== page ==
Sometimes, when you consider the realities, the charm and beauty of a potential partner
cannot be reason enough to engage in a relationship. Thus, several hundred students
from the Institute of Technology set an early end to what was supposed to be a future
love story: They rejected French as the medium of instruction in their classes and
asked for English instead.
The news of the students' protest was even worth a mention in many foreign newspapers.
But not so for the French-language local paper Le Mekong which on seven lines reduced
the number of protestors to some dozens. According to Le Mekong, the students even
asked the francophone organiszation AUPELF to "implement faster the envisaged
support: materials, teachers..." etc.
Of course you can look at subjects from many points of view as in the way a friend
might tell you how well his soccer team just played without mentioning a word about
its actual defeat. It is only natural that people do not like to mention their team
came second. But, ultimately, they have to simply accept the facts and not act like
In the case of French as second or third language in Cambodia, I have my doubts that
the responsible authorities will accept the reality and adapt their policies.
Although I personally admire the French language and literature, I do not have much
sympathy for the way the French like to impose the beauty of their tongue on other
people. The proponents of francophonia should not forget the history of their language
It was not that many centuries ago that, by a Royal decree, the language spoken in
a limited area around "l'Ile de France" suddenly became the national language.
Students throughout France were suddenly taught French under duress and punished
for falling back on their mother tongue. This way, several dialects disappeared under
the denomination of "Occitan". And what seemed to work for the introduction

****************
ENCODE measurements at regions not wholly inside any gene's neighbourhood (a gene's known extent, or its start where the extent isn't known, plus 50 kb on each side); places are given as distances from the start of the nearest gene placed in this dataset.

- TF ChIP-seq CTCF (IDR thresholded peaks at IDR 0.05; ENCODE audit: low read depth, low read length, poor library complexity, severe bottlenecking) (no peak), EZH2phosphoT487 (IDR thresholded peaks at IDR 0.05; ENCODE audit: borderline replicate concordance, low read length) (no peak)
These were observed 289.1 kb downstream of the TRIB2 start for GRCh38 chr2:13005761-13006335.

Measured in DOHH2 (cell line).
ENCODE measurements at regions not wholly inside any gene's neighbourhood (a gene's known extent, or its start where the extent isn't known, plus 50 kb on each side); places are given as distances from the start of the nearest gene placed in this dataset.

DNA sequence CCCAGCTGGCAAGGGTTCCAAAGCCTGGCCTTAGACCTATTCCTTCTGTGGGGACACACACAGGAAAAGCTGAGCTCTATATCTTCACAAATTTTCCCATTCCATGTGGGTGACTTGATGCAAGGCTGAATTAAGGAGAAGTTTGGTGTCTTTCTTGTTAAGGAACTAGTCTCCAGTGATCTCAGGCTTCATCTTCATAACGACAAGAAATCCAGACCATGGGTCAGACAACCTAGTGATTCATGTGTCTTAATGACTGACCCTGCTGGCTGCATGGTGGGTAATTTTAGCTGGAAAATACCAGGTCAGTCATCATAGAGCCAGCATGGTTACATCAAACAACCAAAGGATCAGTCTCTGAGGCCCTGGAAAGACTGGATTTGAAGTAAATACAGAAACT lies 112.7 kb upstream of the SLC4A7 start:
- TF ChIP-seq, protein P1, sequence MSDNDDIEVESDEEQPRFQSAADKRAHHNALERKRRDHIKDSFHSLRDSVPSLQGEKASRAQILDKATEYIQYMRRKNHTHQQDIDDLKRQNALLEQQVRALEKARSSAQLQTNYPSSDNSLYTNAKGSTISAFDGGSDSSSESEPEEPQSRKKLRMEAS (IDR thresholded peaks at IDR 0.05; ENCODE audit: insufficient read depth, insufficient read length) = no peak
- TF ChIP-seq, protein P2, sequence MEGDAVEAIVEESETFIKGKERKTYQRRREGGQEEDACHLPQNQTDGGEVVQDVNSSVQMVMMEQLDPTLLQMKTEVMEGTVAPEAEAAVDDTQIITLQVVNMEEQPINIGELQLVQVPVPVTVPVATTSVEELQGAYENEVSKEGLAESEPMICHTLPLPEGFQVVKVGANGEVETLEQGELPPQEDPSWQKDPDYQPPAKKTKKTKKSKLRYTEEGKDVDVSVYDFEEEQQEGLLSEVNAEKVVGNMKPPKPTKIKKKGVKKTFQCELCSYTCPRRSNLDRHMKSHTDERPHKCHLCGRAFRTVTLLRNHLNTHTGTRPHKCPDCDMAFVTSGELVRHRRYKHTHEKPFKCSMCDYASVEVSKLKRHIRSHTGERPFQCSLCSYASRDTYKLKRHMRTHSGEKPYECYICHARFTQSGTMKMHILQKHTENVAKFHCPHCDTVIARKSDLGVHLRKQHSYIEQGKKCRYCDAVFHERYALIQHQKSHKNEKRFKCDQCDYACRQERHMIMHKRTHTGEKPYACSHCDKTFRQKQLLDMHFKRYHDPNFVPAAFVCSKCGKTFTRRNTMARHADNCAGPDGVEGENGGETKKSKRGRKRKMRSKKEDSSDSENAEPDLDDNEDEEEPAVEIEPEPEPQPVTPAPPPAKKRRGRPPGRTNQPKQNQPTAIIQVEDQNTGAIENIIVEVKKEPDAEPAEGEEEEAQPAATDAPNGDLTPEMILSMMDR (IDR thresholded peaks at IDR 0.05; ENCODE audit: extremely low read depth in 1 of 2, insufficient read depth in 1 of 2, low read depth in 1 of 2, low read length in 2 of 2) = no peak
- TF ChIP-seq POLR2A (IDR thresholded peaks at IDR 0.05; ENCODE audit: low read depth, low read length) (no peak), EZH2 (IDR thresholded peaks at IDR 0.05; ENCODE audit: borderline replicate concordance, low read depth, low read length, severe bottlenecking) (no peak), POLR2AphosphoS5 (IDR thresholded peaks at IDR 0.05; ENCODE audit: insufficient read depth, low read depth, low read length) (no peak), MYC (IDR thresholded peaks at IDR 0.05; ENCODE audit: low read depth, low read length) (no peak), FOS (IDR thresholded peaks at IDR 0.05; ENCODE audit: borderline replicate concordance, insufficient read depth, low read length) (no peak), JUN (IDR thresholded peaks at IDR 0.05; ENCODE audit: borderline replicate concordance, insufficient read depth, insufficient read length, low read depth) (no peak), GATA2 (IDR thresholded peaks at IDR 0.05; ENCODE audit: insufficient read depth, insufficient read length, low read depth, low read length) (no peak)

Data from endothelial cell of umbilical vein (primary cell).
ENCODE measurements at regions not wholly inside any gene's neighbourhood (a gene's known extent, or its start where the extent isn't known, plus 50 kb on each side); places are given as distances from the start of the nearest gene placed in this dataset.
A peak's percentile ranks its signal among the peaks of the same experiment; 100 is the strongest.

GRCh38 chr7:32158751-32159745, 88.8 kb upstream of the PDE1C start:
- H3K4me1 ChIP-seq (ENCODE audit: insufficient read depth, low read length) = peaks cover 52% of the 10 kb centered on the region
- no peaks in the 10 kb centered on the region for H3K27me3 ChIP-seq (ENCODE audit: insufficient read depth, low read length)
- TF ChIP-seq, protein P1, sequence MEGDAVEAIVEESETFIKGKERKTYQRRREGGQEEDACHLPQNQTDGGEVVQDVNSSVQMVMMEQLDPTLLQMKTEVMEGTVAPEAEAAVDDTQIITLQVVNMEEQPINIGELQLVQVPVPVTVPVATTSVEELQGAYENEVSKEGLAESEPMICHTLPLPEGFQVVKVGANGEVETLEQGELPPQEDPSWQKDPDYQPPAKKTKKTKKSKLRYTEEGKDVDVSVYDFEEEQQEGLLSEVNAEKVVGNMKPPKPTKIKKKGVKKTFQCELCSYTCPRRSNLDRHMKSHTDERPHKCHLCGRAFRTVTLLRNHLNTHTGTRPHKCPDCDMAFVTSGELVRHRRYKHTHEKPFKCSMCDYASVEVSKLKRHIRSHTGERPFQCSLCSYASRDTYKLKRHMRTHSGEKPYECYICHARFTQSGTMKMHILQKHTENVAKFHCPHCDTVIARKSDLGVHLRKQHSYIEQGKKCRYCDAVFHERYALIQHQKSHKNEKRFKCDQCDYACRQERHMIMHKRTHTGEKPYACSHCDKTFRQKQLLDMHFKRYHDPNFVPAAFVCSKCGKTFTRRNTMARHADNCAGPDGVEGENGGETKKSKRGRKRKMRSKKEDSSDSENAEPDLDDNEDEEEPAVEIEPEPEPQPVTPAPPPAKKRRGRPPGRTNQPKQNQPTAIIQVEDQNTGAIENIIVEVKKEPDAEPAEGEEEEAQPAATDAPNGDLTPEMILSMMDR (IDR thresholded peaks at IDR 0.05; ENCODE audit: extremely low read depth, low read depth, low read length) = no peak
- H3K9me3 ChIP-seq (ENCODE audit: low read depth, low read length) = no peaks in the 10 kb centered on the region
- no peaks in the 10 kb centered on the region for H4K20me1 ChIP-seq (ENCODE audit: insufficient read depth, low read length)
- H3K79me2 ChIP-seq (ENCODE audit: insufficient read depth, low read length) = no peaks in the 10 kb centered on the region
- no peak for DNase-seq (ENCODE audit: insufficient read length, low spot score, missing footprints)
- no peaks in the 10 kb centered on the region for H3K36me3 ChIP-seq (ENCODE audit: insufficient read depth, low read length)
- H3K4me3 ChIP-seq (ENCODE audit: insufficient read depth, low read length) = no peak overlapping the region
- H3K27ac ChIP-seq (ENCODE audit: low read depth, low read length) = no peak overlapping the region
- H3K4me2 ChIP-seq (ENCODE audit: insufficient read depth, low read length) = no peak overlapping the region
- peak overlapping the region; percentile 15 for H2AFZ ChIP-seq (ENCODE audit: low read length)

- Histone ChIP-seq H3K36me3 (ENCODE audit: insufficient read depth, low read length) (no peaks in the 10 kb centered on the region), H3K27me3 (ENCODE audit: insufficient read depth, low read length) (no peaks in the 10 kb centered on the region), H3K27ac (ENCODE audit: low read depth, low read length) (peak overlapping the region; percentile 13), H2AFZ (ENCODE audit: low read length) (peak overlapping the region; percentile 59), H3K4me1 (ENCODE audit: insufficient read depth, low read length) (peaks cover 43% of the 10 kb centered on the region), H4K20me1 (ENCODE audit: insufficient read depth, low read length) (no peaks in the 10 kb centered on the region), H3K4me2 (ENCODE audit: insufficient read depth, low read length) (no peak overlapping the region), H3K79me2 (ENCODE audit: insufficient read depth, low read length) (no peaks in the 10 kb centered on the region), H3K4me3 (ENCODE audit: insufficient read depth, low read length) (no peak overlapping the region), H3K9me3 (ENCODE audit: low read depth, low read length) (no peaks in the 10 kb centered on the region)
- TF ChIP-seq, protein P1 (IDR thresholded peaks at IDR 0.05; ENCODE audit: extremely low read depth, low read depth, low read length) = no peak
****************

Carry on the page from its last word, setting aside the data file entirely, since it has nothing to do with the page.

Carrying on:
of French in their own country seemed appropriate to other parts of France's colonial
The supporters of French as first foreign language in this country may leave the
linguistic past out of the picture but they just cannot ignore the interest of hundreds
of Cambodians who flock daily to the numerous English schools, outnumbering by far
the few who volunteer for private French lessons.
They should not forget either that in this part of Asia, English is used as a means
of communication between nations. A French language island does not make much sense.
Lastly, the standard bearers of francophonia should acknowledge that the students
who took to the streets of Phnom Penh expressed their own will.
After a decade of enforced Russian teaching, the institute is not in the mood to
switch to another medium of instruction that turns out to be a disadvantage once
the students graduate and look for work.
Of course nobody expects the French to halt their efforts to preserve the status
of their language in this part of Indo-China. But the least one can expect is that
the response to the real needs of these countries should prevail over a strategy
to intergrate another nation in the community of francophone countries.
Otherwise, any support will only be seen as serving self-interest and not doing very
much for a young Khmer generation, eager to make the best of its situation and showing
a lot of self-confidence.
- Beat Gruninger